Manifesta 12. Palermo told in 10 articles

The Sicilian city is the epicenter of the Mediterranean and of the international cultural debate. Discover the best stories on domusweb with interviews, insights, archival articles and photographic surveys.

Manifesta 12

An interview with the Belgian studio Rotor, which, on the occasion of Manifesta 12, is intervening on the complicated situation regarding the landscape of Pizzo Sella, a hill marred by unauthorised building.

Art and nature, the garden planetarium in the Botanical Gardens.
The artists who have been assigned the job of working in one of the most symbolic venues of the city have chosen to work on two levels: scientific research and irony.

In 2016 Massimo and Francesca Valsecchi acquired Palazzo Butera. As well as financing its complete restoration, they commissioned an architectural and museographic project that will open the historic building to the public.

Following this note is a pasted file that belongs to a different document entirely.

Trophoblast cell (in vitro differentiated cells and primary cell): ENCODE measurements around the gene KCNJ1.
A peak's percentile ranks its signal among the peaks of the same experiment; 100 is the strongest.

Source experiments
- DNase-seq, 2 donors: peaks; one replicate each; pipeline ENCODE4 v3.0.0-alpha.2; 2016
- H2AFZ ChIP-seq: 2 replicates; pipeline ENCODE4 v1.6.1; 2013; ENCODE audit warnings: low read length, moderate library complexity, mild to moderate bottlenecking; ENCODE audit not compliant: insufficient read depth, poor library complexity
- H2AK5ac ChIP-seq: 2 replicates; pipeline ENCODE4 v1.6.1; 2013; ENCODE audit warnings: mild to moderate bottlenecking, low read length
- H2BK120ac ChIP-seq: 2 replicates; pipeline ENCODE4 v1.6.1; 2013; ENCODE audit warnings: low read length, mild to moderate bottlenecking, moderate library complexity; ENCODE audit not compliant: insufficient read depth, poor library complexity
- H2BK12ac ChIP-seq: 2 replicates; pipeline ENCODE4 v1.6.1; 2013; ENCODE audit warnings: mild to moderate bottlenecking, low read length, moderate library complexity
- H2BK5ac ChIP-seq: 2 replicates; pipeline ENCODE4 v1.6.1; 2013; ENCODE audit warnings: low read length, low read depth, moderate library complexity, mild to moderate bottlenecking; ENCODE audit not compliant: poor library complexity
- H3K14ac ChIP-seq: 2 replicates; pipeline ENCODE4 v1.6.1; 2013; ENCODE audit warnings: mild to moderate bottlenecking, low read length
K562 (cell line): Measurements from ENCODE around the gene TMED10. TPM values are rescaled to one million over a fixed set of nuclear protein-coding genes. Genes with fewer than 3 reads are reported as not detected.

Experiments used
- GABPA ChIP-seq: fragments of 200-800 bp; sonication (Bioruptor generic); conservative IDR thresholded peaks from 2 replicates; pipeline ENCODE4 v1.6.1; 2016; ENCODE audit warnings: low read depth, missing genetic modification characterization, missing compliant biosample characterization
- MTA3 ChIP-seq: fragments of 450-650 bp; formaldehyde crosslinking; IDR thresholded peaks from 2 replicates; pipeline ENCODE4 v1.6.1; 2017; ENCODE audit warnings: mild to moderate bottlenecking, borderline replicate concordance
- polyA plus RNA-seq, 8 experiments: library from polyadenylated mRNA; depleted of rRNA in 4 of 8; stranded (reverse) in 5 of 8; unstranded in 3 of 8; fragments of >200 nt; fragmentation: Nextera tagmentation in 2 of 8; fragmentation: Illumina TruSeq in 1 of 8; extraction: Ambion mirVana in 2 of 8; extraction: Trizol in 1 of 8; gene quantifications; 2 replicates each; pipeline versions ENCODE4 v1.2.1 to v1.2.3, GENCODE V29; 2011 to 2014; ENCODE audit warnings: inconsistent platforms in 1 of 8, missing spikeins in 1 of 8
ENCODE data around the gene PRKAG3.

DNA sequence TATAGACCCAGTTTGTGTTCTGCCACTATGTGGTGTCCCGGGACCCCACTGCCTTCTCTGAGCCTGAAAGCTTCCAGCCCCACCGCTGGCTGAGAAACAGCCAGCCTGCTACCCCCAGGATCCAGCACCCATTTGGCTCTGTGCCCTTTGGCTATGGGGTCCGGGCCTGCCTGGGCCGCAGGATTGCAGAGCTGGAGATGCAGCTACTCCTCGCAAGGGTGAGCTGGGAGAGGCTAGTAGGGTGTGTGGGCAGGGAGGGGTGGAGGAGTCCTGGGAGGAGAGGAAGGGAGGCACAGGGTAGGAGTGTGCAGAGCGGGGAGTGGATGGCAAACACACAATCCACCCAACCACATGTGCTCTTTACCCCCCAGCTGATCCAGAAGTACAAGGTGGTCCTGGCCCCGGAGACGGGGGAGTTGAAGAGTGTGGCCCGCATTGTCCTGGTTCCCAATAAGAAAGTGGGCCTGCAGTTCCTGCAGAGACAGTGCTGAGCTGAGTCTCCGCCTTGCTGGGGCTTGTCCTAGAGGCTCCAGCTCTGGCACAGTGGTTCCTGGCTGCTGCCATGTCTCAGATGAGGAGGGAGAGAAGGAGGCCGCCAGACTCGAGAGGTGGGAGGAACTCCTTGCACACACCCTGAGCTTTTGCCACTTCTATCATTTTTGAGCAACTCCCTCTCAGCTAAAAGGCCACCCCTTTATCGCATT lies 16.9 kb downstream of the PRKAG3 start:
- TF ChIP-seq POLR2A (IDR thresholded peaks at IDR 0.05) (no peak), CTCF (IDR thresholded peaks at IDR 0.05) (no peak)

An interview with Marinella Senatore, who conceived the performance “Palermo Procession”, one of the most intense events of the opening days of the nomadic art biannial.

Curated by OMA, Palermo Atlas explores the architecture, the archaeology and the anthropology of the city, its historical archives and the personal stories.

Wishing Trees, a wide-ranging installation that’s both moving and political, reflects the length of time the Swiss artist Uriel Orlow took in telling Sicilian stories of trees and people.

Gaia Cambiaggi documents the architecture of greenhouses in various European countries. Her photographs are exhibited until 13 September at Studio Gibel in Palermo.

The opinion by Gabi Scardi: This roving biennial with its non-specious installations and non-institutional locations, many of which have been non-accessible for a long time, proves that art has very important things to say.

During the Manifesta, Palermo is furthering the radical idea of being territorially alternative. Not only are the doors of its palazzi open to contemporary art, but also Casa Santa Chiara is open to young migrants.

Sicilian architect Vincenzo Melluso writes about the place in which he teaches. He constantly observes a beautiful and unresolved city.

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